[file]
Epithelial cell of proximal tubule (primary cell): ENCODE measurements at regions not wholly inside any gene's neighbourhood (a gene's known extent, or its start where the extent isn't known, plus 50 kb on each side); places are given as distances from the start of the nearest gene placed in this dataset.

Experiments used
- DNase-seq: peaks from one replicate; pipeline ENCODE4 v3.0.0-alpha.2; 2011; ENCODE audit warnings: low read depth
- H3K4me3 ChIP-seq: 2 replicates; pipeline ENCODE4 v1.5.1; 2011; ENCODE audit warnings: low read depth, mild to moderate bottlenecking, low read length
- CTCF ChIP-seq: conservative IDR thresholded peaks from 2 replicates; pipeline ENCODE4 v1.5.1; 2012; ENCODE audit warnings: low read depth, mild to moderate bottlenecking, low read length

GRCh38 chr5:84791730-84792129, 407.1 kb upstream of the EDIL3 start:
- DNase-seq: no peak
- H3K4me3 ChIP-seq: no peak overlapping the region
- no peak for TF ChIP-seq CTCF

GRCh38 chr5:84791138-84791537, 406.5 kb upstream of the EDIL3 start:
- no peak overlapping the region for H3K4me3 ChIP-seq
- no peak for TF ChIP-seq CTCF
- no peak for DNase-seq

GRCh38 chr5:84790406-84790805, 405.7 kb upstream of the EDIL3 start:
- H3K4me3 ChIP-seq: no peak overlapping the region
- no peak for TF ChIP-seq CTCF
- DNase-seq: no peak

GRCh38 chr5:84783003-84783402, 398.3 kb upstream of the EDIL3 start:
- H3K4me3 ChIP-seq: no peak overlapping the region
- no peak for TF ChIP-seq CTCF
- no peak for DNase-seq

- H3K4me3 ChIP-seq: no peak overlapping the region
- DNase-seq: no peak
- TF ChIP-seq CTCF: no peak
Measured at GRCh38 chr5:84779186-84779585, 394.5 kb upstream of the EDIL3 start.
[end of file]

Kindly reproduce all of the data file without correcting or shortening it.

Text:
Epithelial cell of proximal tubule (primary cell): ENCODE measurements at regions not wholly inside any gene's neighbourhood (a gene's known extent, or its start where the extent isn't known, plus 50 kb on each side); places are given as distances from the start of the nearest gene placed in this dataset.

Experiments used
- DNase-seq: peaks from one replicate; pipeline ENCODE4 v3.0.0-alpha.2; 2011; ENCODE audit warnings: low read depth
- H3K4me3 ChIP-seq: 2 replicates; pipeline ENCODE4 v1.5.1; 2011; ENCODE audit warnings: low read depth, mild to moderate bottlenecking, low read length
- CTCF ChIP-seq: conservative IDR thresholded peaks from 2 replicates; pipeline ENCODE4 v1.5.1; 2012; ENCODE audit warnings: low read depth, mild to moderate bottlenecking, low read length

GRCh38 chr5:84791730-84792129, 407.1 kb upstream of the EDIL3 start:
- DNase-seq: no peak
- H3K4me3 ChIP-seq: no peak overlapping the region
- no peak for TF ChIP-seq CTCF

GRCh38 chr5:84791138-84791537, 406.5 kb upstream of the EDIL3 start:
- no peak overlapping the region for H3K4me3 ChIP-seq
- no peak for TF ChIP-seq CTCF
- no peak for DNase-seq

GRCh38 chr5:84790406-84790805, 405.7 kb upstream of the EDIL3 start:
- H3K4me3 ChIP-seq: no peak overlapping the region
- no peak for TF ChIP-seq CTCF
- DNase-seq: no peak

GRCh38 chr5:84783003-84783402, 398.3 kb upstream of the EDIL3 start:
- H3K4me3 ChIP-seq: no peak overlapping the region
- no peak for TF ChIP-seq CTCF
- no peak for DNase-seq

- H3K4me3 ChIP-seq: no peak overlapping the region
- DNase-seq: no peak
- TF ChIP-seq CTCF: no peak
Measured at GRCh38 chr5:84779186-84779585, 394.5 kb upstream of the EDIL3 start.